by Catherine Brinkman

Friday the 13th was #WomenBoycottTwitter day in support of Rose McGowan, who came forward accusing Harvey Weinstein of raping her.  McGowan broke Twitter’s rules of posting actual phone numbers in posts, so they shut down her page.  Quickly it spread that women should boycott Twitter on Friday.

But let’s think about it.  Isn’t being quiet what got us here?  For decades we have been quiet about men grabbing us, making sexual comments about us and even not hiring us because of our gender.  It doesn’t matter where you are; around pro-athletes, politicians, reality tv stars, teachers and managers, women are blatantly objectified.  Even the dude on the subway may accidentally brush up against your chest, with his hands cupped.  And we take it.

Then we hear about Harvey Weinstein’s laundry list of famous celebrity women that he sexually abused.  You know when Gwyneth Paltrow comes forward, daughter of actress Blythe Danner and director/producer Bruce Paltrow, the casting call epidemic must go much better than we originally thought.  Gwyneth didn’t exactly have to go the I want to move to Hollywood to be an actress route.  It is expected that more women will come forward regarding Weinstein’s sexual abuse.  McGowan was the first to come out, claiming rape.

#WomenBoycottTwitter wasn’t the answer.  Why go silent in support?  How about get loud with support?  Men don’t go quiet.  If women did anything close to grope a man, we would probably get punched.  At the very least there would be a loud altercation.  Men would immediately tell each other about their sexual harassment and band together.  But women for the most part, we slink away and keep men’s actions to ourselves.

It is time we stop slinking away and get loud.  We need to take to Twitter and call out organizations that claim to be pro women, but then have guest panels full of men, addressing the crowd.   Oct. 27-29th the Women’s Convention will take place in Detroit.  Who is  opening night keynote? Bernie Sanders.  The one that bashed Hillary Clinton during the Democrat Presidential Primary.  I guess that Hillary and Jill Stein’s invitation to speak was lost in the mail.  Kamala Harris, Susan Collins, Carmen Yulin Cruz, or Tammy Duckworth would have been great replacements for Sanders.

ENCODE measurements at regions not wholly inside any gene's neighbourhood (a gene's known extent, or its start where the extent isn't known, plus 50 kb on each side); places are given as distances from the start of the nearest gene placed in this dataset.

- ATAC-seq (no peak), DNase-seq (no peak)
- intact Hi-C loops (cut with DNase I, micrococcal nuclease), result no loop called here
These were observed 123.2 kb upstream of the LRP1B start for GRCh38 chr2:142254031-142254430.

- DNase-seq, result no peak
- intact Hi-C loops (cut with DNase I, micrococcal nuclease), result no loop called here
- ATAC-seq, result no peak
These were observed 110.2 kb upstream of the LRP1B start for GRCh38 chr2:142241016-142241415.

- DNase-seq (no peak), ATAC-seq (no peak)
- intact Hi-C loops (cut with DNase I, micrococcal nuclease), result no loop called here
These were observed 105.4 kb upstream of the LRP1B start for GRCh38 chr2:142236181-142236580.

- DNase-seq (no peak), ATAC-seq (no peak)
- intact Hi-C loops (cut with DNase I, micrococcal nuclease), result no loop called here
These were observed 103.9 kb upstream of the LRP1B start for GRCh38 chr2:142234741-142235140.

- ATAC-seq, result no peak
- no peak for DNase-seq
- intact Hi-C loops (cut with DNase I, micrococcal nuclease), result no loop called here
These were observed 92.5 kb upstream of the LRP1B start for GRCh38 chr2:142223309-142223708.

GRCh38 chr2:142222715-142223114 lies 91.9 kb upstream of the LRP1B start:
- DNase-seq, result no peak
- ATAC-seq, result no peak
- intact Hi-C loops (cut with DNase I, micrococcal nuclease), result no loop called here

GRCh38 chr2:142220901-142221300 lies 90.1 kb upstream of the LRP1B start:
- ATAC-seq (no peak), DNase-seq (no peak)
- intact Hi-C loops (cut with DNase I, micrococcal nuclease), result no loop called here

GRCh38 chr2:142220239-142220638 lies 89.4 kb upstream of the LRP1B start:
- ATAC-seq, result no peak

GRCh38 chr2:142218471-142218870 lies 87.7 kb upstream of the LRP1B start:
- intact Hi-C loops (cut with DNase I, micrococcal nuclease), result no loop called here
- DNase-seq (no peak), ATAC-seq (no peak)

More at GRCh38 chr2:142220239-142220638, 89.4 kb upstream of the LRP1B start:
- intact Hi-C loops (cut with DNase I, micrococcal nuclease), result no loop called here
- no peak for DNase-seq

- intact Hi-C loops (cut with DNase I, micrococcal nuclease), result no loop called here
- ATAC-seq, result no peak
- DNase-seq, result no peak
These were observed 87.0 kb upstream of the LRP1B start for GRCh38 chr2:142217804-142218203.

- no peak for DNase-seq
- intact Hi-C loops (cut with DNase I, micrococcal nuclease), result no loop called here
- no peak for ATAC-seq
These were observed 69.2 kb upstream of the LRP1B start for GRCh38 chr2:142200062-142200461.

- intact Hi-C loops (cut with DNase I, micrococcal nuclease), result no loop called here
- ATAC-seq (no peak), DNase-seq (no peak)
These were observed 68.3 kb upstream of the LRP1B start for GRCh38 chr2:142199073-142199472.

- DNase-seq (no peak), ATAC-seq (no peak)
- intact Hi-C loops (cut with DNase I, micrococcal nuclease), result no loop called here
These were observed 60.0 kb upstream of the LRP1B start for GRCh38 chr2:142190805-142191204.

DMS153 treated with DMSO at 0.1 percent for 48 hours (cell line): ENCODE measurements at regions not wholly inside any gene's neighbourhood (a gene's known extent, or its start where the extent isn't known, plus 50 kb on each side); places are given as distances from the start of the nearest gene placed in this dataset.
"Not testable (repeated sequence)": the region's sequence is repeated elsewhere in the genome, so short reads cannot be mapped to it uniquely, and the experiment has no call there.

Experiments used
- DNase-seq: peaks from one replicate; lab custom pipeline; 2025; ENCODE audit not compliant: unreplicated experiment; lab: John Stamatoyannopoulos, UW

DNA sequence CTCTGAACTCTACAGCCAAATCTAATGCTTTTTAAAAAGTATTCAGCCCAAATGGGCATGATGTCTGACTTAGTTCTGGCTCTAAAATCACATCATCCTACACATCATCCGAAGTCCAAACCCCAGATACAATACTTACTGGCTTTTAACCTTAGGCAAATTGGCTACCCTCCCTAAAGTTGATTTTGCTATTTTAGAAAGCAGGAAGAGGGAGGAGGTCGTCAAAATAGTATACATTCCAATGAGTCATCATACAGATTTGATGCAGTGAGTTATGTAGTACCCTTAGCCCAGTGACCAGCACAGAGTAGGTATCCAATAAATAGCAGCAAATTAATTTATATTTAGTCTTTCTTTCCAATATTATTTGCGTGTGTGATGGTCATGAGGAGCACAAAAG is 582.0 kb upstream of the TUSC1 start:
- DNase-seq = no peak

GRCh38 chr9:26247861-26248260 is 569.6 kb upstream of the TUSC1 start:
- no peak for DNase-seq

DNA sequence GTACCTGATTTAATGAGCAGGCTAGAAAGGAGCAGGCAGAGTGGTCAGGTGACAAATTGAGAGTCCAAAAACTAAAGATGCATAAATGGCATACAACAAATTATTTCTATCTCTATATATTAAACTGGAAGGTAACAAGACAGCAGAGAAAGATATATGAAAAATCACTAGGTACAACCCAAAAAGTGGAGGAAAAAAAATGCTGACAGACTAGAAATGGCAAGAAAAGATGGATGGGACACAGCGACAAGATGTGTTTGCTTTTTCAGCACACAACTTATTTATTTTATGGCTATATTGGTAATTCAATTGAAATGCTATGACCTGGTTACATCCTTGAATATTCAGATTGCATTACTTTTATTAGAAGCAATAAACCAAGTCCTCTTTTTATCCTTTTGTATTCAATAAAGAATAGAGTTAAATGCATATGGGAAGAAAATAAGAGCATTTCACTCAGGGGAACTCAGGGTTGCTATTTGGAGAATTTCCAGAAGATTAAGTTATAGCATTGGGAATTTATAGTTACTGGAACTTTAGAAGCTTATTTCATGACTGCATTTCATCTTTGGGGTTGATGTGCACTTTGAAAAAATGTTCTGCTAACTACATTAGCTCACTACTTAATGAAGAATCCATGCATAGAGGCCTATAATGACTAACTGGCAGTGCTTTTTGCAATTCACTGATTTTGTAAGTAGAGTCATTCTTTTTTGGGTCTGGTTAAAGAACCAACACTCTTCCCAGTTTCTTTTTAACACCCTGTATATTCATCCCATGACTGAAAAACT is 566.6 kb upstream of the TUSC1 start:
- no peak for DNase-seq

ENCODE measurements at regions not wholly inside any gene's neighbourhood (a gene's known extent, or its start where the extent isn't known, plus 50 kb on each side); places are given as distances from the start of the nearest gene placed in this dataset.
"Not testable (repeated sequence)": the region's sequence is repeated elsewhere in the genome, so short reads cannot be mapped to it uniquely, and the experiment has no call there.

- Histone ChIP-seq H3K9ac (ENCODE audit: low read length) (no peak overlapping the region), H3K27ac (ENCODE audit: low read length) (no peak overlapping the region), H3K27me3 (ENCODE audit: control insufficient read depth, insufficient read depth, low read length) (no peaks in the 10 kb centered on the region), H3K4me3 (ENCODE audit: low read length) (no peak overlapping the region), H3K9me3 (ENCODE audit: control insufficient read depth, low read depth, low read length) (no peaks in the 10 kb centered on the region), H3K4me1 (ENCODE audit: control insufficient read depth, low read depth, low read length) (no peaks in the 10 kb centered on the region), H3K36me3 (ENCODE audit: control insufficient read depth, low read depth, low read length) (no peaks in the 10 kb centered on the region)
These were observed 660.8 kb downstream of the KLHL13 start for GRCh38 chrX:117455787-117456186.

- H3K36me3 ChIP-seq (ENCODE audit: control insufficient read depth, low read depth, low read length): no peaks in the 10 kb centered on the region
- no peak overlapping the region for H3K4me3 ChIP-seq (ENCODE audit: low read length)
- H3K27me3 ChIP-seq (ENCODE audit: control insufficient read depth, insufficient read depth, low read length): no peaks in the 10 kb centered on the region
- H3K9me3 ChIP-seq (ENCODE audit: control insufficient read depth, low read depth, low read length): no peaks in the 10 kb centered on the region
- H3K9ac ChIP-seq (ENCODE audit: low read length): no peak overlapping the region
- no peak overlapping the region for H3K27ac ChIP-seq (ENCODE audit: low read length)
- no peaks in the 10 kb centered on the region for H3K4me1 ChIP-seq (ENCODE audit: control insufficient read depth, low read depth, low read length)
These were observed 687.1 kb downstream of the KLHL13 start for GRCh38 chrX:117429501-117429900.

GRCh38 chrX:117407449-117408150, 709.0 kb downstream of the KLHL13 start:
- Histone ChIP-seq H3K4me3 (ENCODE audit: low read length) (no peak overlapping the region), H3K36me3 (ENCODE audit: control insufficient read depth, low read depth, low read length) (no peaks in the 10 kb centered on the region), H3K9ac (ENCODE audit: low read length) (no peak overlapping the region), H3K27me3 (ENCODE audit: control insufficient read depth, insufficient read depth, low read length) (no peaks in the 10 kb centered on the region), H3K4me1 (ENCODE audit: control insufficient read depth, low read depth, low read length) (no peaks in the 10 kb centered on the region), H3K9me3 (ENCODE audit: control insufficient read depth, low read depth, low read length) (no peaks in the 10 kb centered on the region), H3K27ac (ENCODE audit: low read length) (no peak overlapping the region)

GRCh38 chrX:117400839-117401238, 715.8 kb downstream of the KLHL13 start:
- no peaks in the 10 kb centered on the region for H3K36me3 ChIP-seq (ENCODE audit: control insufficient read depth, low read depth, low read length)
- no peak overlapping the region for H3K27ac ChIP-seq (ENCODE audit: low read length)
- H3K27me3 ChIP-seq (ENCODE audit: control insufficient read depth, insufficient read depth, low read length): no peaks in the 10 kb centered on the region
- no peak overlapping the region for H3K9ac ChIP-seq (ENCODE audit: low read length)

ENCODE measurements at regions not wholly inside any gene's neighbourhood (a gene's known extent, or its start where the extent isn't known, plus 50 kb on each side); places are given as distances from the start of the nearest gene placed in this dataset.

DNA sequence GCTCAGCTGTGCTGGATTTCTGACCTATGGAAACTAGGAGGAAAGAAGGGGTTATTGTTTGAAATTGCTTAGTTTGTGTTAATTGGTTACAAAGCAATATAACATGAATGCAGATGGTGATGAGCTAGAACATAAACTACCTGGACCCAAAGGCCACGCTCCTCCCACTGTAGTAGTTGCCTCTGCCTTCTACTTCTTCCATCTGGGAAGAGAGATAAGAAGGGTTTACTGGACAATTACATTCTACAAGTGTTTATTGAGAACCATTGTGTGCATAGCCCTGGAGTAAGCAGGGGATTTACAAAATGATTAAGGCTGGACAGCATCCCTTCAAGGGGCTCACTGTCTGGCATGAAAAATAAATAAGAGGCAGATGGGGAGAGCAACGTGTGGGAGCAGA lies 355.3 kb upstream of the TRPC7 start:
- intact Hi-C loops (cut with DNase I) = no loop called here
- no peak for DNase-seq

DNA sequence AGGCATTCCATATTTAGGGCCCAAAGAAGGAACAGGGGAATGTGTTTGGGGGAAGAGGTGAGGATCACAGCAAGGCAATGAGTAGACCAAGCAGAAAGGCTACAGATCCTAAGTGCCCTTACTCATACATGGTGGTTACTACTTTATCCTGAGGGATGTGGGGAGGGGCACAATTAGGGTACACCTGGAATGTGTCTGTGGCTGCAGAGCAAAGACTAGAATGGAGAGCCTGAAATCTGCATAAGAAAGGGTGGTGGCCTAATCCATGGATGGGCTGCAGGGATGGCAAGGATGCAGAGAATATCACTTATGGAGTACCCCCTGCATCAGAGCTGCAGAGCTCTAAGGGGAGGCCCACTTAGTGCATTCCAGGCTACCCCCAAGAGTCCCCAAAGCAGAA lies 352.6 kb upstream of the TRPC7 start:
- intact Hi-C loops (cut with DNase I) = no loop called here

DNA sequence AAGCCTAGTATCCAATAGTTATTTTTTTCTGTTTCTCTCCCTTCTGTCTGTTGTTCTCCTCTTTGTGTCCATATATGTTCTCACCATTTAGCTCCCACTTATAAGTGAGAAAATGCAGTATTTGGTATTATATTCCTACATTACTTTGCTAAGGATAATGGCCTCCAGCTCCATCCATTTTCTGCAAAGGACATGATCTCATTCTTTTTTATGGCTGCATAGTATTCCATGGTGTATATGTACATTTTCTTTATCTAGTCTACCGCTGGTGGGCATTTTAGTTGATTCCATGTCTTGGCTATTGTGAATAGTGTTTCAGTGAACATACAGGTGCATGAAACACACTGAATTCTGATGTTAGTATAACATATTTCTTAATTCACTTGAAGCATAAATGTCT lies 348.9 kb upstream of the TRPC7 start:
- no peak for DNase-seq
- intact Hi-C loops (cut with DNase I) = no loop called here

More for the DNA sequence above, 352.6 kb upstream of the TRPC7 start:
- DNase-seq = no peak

When the schedule was announced,  Twitter lit  up with comments about a man opening a women’s event.  Imani Gandy was quick to remind the Women’s convention, tweeting “Y’all seriously couldn’t find a woman to deliver the opening speech? Come on. This is really not a good look.”  The general consensus on Twitter was that having men that are pro-female isn’t enough.  There are plenty of strong women that are pro-women to address our issues.  Remember, Harvey Weinstein was known to be pro-female.

Twitter is one of the most powerful tools that women have to share information and call men out on their abusive behavior.  Boycotting the very tool that helps us spread our message and being silent for a day is counter productive.  Now is the time to use Twitter to help elevate and support women.  It is time that we stop slinking away and start standing up.

About the writer Catherine Brinkman: Consultant focusing on marketing, business planning and executive coaching.


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